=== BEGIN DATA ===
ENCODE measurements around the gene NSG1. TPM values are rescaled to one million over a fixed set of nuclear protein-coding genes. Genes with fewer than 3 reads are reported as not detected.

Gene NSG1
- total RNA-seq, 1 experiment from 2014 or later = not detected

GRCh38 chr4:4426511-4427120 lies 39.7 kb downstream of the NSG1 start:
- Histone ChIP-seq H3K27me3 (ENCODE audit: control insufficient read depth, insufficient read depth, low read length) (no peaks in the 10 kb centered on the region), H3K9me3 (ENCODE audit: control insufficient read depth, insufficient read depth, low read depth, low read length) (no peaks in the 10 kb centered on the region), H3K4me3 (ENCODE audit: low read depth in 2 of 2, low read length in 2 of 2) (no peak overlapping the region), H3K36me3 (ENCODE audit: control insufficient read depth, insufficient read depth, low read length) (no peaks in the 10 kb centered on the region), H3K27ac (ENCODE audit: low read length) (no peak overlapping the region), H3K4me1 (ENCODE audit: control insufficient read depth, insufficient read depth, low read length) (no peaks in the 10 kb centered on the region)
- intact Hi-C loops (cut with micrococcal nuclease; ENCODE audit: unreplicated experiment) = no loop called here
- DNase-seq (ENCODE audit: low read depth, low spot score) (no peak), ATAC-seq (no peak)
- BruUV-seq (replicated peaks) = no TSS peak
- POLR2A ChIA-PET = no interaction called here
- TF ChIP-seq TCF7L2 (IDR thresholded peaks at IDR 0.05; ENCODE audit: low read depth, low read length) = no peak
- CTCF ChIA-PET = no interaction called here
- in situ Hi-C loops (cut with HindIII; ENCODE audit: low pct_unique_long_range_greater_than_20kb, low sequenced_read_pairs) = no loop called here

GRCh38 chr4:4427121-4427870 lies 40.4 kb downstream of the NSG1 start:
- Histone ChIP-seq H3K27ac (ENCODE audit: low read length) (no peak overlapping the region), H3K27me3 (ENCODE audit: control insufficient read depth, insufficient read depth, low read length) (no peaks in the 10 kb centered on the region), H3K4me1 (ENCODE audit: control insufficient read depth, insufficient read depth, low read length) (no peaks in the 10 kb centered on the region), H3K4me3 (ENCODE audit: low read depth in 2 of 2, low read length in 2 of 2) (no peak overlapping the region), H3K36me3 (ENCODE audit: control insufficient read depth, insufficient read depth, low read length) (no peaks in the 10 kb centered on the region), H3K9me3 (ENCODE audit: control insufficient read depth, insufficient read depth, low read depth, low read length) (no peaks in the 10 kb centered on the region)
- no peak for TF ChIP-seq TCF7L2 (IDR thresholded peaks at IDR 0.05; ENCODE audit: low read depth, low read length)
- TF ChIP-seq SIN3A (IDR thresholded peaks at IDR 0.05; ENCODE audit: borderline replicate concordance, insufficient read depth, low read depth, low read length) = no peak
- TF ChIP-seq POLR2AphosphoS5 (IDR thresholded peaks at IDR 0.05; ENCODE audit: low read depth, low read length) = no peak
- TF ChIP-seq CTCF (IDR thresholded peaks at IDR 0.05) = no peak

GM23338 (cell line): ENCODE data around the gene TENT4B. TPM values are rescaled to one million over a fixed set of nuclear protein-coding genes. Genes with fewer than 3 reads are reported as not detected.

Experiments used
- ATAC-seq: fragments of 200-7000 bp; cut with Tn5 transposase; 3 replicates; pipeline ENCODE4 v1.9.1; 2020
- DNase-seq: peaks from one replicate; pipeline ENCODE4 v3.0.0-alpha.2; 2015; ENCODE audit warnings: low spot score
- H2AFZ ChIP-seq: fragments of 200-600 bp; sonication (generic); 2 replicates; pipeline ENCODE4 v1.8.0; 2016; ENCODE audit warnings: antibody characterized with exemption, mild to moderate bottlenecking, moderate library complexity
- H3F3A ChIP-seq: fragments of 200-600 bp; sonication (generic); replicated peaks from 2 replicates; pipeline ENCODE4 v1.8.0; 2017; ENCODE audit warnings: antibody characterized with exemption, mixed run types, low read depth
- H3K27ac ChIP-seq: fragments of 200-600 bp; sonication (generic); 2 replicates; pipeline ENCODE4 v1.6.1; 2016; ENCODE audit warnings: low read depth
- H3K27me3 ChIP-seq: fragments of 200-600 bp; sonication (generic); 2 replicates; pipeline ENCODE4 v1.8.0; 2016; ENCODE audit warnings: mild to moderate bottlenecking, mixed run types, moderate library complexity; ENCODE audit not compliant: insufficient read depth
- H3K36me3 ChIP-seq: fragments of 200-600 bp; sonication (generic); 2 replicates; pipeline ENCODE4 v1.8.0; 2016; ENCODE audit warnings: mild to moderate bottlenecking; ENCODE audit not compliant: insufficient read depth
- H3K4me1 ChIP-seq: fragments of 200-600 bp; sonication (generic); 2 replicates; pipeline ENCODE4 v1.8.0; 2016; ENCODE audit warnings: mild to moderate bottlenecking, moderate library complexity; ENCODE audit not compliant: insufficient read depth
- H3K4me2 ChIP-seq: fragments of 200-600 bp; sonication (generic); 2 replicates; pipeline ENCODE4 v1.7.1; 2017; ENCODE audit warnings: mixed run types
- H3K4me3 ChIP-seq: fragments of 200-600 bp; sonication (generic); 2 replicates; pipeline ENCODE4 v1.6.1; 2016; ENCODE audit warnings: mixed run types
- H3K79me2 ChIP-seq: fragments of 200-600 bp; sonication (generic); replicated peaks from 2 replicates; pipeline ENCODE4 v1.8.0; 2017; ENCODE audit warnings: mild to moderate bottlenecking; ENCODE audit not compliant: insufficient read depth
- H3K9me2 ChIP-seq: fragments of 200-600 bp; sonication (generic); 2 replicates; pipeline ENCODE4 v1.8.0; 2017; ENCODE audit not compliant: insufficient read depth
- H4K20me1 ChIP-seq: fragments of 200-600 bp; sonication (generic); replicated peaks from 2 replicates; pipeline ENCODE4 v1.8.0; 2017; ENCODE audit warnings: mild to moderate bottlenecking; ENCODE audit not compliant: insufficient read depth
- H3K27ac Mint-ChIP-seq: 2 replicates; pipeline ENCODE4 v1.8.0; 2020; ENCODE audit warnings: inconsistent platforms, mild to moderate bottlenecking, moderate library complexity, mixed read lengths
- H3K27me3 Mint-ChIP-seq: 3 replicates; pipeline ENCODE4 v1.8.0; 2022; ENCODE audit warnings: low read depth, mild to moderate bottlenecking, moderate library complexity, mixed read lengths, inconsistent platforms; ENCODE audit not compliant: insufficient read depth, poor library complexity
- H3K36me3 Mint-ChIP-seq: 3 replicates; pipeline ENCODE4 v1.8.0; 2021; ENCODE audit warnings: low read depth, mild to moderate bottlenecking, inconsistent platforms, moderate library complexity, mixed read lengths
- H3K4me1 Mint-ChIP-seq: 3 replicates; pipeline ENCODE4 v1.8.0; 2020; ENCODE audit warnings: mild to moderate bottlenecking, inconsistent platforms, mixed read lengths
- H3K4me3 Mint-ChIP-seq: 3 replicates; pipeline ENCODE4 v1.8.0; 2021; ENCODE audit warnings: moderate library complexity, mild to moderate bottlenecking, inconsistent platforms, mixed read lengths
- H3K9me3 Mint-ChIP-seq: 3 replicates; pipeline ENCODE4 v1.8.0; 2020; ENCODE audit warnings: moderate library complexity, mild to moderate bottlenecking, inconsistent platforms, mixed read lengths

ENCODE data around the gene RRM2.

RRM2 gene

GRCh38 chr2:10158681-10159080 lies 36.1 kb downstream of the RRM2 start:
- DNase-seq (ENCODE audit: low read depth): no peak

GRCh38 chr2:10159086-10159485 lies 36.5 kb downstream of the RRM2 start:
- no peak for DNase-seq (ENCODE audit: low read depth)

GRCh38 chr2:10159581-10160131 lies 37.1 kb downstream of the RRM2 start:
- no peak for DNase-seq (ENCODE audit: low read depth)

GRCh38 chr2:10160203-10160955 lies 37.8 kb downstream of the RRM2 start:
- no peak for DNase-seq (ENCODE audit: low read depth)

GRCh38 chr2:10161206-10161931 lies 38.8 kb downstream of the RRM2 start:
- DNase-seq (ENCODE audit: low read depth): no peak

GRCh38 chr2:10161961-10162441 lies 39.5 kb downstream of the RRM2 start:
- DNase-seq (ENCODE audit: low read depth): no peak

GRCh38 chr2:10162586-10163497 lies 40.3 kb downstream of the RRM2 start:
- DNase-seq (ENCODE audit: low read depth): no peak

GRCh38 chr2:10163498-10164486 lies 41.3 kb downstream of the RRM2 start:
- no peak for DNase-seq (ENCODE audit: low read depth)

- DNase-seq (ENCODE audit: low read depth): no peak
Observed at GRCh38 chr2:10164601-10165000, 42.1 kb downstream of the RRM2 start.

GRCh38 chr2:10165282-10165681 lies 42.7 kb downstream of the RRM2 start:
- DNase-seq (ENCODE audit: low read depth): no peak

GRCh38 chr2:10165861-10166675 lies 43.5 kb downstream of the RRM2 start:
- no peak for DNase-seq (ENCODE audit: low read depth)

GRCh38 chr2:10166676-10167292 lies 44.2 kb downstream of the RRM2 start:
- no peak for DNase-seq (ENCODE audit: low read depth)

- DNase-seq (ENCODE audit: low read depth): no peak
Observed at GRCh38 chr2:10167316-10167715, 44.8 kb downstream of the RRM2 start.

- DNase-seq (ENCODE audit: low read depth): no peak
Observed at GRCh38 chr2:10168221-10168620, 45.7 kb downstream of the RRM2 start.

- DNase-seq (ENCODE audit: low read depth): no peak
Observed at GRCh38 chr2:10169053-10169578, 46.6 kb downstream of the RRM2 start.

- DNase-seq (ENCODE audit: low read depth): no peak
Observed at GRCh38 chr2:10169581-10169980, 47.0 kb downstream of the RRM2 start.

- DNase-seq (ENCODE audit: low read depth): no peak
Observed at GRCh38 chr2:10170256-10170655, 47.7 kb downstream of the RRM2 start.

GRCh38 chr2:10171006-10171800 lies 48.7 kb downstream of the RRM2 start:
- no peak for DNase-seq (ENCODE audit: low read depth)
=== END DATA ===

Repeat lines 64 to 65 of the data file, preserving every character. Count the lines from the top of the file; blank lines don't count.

GRCh38 chr2:10166676-10167292 lies 44.2 kb downstream of the RRM2 start:
- no peak for DNase-seq (ENCODE audit: low read depth)